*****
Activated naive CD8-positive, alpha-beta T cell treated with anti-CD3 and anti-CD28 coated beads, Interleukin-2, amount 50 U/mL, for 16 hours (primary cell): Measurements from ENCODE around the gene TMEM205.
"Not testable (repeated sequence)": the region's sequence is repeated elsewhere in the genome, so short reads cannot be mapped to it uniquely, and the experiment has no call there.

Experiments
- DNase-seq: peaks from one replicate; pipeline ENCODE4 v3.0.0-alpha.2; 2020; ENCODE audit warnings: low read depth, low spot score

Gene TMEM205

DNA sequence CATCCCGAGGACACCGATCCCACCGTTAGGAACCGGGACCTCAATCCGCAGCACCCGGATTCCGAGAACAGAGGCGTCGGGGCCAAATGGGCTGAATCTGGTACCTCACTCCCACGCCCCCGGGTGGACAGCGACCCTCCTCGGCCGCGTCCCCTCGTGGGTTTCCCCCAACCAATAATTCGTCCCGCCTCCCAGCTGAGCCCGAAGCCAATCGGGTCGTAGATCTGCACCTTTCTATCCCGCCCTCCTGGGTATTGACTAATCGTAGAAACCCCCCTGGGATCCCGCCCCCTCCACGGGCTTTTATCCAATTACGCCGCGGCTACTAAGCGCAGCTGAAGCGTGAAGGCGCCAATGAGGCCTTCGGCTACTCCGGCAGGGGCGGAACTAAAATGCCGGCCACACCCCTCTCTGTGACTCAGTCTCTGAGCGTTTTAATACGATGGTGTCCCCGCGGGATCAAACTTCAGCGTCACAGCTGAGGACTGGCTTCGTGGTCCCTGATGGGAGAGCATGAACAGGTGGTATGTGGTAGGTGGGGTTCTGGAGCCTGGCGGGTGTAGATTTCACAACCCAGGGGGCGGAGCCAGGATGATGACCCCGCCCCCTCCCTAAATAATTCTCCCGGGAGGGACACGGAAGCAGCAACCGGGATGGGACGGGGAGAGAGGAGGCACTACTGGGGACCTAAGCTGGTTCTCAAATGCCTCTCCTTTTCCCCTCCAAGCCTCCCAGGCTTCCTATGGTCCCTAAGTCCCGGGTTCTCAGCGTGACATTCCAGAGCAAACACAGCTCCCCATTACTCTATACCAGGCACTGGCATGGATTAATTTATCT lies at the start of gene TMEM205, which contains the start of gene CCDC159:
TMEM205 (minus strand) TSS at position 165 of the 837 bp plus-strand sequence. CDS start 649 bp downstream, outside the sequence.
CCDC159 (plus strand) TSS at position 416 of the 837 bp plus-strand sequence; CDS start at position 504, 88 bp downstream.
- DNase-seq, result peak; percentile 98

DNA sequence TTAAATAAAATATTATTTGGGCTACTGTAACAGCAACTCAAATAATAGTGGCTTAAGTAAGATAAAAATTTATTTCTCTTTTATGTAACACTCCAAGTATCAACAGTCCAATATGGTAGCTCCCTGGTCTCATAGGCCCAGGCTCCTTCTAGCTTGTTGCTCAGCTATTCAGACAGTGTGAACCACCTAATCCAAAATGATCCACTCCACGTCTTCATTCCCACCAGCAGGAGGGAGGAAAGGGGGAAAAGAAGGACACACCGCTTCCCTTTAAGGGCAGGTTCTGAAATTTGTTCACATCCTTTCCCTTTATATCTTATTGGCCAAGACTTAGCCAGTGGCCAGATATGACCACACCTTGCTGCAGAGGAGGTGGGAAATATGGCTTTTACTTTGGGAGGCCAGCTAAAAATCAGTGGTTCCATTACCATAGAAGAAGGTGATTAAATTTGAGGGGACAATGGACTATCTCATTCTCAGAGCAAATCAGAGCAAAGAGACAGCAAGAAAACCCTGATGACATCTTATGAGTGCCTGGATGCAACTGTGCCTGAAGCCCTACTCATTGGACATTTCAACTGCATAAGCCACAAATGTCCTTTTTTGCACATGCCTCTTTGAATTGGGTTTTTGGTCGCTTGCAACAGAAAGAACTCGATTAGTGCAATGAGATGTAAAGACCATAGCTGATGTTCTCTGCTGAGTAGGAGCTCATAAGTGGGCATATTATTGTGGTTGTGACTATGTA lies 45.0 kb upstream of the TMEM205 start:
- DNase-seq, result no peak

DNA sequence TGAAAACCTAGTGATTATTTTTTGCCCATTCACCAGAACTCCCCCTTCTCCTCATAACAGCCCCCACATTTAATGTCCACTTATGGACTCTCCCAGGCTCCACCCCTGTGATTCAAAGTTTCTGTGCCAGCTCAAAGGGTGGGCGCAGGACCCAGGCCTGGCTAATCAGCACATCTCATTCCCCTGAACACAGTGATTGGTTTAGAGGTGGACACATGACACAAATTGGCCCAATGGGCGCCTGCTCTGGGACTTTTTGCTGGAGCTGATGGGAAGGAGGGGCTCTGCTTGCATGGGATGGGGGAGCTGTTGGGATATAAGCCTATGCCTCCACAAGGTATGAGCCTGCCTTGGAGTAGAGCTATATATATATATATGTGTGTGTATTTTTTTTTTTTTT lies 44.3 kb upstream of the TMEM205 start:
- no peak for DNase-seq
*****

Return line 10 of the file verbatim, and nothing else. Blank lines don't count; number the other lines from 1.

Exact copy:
DNA sequence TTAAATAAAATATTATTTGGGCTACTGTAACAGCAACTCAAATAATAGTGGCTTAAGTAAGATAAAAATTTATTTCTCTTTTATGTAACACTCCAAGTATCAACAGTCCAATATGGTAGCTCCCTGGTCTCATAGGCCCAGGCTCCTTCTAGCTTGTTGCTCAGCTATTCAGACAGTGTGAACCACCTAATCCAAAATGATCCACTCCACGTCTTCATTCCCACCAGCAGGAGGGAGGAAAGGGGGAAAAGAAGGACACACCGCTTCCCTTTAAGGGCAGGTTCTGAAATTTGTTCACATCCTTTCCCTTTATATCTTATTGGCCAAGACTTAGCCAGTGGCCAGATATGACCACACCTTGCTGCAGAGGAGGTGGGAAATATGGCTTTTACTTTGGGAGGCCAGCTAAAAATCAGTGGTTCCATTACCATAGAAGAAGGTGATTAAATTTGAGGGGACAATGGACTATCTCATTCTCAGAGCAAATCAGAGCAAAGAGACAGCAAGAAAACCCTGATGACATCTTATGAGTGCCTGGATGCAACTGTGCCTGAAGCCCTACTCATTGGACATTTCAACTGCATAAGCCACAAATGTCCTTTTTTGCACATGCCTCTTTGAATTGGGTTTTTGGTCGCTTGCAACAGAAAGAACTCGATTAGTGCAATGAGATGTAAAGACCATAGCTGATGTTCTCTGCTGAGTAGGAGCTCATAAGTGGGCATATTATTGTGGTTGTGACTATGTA lies 45.0 kb upstream of the TMEM205 start: